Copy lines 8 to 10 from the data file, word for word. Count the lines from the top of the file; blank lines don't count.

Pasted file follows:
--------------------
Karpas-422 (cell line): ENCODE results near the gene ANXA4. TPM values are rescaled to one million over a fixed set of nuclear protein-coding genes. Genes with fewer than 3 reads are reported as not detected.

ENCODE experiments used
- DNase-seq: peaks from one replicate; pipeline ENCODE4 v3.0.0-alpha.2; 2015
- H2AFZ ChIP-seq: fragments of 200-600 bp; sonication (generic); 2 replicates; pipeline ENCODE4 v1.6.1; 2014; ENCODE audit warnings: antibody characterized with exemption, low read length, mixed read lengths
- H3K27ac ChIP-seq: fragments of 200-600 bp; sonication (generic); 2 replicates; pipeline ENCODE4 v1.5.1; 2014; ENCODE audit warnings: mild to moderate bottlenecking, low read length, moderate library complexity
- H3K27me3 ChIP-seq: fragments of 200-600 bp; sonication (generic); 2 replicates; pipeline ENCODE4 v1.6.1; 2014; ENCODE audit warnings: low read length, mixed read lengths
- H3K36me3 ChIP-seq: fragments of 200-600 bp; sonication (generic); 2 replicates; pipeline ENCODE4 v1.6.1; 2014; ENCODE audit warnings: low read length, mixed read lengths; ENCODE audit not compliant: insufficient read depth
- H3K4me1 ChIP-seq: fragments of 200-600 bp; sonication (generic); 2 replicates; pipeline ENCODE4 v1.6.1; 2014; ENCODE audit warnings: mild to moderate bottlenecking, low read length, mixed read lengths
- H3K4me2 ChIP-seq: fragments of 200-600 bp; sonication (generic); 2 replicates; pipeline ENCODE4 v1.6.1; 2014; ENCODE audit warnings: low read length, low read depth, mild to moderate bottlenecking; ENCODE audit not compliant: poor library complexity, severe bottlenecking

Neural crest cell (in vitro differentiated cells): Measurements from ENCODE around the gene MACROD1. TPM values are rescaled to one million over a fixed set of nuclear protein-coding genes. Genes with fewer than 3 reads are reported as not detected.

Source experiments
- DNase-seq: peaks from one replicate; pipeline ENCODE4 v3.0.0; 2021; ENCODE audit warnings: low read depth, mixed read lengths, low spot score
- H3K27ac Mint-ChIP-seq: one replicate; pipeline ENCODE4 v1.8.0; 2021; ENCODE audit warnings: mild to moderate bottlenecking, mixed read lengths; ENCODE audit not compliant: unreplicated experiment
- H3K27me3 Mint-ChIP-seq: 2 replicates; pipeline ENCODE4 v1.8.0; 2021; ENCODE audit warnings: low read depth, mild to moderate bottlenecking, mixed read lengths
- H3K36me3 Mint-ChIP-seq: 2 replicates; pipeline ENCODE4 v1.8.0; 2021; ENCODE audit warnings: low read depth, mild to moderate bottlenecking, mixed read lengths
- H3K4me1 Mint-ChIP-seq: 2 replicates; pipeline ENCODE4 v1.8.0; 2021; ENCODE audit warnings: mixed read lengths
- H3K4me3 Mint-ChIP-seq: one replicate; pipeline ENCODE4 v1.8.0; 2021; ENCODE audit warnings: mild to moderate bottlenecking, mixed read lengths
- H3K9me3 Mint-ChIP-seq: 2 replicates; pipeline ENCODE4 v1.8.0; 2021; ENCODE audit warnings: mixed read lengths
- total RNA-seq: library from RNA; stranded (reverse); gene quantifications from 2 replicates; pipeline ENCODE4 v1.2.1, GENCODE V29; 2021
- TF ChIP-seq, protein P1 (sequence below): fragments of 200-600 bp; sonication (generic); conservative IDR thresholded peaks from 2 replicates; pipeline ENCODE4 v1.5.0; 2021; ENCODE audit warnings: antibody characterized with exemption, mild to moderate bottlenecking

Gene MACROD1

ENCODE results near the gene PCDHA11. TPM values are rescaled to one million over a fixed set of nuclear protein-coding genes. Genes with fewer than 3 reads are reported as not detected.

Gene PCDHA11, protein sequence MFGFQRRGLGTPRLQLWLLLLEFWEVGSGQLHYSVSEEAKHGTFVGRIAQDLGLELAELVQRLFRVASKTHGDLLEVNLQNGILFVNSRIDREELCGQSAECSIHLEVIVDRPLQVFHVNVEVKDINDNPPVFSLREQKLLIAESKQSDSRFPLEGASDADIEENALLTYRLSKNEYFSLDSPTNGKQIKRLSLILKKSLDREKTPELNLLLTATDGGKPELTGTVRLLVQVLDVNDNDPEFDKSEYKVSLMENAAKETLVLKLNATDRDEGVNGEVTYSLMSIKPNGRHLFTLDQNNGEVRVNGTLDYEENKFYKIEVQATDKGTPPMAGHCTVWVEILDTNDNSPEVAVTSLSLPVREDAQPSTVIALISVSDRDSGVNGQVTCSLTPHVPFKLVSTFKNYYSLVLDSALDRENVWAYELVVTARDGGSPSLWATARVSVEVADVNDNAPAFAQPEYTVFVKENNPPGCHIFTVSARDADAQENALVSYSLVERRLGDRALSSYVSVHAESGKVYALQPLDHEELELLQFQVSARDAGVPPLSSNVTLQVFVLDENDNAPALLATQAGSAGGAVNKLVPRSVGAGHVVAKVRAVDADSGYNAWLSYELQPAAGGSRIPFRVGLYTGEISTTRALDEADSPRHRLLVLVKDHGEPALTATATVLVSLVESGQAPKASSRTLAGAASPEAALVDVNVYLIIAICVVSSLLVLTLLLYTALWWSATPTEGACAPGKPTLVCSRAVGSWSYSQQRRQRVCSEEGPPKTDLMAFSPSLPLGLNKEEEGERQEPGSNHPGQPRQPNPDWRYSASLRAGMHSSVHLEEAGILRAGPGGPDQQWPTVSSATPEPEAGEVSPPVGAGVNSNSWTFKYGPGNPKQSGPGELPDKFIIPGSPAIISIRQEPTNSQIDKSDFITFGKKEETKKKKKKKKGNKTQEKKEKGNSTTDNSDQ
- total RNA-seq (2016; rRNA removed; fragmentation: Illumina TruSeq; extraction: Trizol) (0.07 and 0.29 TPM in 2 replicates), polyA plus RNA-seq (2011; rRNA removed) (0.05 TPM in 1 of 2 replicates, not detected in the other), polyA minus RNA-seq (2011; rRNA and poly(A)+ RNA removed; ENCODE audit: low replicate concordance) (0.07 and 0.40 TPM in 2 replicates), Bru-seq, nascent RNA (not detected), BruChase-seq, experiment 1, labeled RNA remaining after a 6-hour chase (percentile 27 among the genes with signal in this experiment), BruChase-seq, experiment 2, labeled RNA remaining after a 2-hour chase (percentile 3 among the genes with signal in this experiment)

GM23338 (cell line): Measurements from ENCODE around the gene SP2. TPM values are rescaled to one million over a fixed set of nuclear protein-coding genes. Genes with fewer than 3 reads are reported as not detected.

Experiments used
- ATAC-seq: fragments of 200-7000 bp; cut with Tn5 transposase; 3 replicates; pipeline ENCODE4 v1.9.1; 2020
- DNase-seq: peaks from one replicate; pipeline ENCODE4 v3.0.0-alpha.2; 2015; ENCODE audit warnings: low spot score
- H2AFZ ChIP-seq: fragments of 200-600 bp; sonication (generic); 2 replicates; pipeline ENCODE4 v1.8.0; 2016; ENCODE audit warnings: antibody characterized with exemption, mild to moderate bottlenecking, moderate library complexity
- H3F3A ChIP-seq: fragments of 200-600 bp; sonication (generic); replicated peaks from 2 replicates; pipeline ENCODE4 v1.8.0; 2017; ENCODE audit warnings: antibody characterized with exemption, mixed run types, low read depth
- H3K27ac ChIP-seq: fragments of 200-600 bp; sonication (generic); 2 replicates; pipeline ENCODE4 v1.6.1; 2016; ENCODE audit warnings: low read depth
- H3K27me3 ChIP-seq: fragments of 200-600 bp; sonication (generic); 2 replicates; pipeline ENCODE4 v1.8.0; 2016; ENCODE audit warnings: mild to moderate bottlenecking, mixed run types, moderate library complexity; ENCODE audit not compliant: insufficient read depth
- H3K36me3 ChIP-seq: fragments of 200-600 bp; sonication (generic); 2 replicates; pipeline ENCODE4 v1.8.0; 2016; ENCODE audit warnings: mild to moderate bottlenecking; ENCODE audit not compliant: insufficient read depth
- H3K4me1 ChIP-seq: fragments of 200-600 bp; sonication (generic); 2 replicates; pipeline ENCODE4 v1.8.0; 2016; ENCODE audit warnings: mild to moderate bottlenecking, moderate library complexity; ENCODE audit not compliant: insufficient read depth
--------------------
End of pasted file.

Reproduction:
- H3K4me1 ChIP-seq: fragments of 200-600 bp; sonication (generic); 2 replicates; pipeline ENCODE4 v1.6.1; 2014; ENCODE audit warnings: mild to moderate bottlenecking, low read length, mixed read lengths
- H3K4me2 ChIP-seq: fragments of 200-600 bp; sonication (generic); 2 replicates; pipeline ENCODE4 v1.6.1; 2014; ENCODE audit warnings: low read length, low read depth, mild to moderate bottlenecking; ENCODE audit not compliant: poor library complexity, severe bottlenecking

Neural crest cell (in vitro differentiated cells): Measurements from ENCODE around the gene MACROD1. TPM values are rescaled to one million over a fixed set of nuclear protein-coding genes. Genes with fewer than 3 reads are reported as not detected.